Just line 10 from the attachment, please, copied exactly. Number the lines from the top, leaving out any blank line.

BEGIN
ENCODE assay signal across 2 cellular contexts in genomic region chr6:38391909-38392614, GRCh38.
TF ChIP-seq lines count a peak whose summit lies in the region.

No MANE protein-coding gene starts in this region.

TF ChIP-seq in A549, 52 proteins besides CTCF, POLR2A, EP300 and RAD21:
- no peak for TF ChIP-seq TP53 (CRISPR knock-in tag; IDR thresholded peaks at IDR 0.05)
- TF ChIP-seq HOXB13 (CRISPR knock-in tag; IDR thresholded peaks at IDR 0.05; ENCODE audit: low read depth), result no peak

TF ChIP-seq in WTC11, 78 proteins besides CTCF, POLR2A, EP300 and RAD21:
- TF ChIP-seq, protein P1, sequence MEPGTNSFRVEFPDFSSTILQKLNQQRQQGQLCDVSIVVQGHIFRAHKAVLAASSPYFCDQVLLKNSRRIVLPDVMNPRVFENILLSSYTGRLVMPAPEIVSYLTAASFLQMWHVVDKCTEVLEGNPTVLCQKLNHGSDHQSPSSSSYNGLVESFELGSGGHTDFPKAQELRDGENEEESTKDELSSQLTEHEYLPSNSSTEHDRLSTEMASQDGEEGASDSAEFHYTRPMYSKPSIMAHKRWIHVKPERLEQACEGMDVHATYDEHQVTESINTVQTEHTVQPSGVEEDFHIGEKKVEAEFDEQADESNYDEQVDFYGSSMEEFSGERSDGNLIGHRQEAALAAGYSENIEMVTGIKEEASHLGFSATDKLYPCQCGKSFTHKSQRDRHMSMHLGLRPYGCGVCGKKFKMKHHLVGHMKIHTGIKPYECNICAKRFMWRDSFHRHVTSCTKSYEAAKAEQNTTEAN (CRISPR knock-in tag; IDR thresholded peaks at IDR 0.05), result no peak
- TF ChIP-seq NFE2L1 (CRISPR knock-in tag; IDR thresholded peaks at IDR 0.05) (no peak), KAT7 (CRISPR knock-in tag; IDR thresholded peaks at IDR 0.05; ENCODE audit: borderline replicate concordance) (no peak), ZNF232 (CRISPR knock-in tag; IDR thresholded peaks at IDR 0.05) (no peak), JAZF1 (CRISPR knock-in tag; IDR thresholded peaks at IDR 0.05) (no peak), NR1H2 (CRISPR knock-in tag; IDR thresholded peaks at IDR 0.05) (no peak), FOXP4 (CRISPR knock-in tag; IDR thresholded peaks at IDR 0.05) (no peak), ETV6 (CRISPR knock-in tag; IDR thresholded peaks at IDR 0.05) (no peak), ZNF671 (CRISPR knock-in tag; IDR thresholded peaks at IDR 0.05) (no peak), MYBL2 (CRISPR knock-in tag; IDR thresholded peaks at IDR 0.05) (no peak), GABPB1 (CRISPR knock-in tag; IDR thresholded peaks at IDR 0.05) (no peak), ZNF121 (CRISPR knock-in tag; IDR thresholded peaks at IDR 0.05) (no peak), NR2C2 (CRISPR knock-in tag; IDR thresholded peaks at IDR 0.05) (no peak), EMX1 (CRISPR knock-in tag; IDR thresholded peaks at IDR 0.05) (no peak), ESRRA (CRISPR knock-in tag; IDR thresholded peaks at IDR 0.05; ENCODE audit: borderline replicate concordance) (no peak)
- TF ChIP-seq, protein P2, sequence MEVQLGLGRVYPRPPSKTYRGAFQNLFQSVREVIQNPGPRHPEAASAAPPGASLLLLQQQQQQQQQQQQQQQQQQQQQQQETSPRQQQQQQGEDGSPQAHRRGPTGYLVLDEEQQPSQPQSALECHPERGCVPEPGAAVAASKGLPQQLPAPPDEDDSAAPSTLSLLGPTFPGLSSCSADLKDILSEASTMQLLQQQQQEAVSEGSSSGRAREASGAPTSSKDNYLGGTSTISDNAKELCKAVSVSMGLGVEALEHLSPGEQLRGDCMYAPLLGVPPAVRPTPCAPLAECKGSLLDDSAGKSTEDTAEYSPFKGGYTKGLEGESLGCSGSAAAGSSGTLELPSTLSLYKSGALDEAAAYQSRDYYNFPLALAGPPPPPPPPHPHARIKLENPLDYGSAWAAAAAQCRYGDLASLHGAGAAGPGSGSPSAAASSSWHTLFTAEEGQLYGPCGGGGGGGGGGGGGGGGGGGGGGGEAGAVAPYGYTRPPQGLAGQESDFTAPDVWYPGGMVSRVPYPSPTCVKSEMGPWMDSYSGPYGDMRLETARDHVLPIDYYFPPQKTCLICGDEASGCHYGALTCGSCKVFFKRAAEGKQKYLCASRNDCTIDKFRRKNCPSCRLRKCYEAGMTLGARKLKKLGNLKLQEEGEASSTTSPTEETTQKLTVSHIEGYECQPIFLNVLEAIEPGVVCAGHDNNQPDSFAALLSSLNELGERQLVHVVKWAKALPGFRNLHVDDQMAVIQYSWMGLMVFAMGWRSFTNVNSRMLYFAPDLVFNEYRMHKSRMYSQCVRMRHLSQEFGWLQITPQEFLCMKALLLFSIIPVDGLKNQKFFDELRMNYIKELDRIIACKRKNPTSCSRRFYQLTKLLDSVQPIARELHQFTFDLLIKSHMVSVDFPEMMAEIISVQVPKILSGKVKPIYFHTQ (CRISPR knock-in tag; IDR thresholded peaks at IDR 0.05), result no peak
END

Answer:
- TF ChIP-seq, protein P2, sequence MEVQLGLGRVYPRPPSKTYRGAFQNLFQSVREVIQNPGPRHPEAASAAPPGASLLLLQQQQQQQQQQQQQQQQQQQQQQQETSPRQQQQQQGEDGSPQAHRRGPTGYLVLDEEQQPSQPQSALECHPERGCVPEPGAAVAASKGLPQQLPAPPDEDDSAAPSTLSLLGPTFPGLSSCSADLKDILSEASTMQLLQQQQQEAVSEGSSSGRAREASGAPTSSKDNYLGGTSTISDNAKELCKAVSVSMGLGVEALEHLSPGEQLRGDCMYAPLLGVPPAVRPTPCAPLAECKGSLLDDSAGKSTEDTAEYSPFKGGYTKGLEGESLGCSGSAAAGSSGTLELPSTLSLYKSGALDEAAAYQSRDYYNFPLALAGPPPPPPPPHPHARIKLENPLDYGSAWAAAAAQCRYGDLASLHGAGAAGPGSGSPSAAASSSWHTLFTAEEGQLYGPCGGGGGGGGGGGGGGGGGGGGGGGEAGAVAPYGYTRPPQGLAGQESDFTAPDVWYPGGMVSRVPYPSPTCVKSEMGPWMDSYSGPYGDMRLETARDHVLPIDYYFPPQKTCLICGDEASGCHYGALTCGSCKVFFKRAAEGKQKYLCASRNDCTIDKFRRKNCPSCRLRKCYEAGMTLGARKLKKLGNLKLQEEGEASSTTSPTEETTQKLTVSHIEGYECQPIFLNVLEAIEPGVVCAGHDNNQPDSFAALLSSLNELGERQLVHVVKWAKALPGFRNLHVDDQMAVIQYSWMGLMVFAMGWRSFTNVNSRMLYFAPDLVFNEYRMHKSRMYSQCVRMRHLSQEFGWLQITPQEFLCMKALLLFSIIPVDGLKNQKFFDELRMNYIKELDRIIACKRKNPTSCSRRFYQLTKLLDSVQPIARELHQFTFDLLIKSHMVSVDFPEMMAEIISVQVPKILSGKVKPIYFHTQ (CRISPR knock-in tag; IDR thresholded peaks at IDR 0.05), result no peak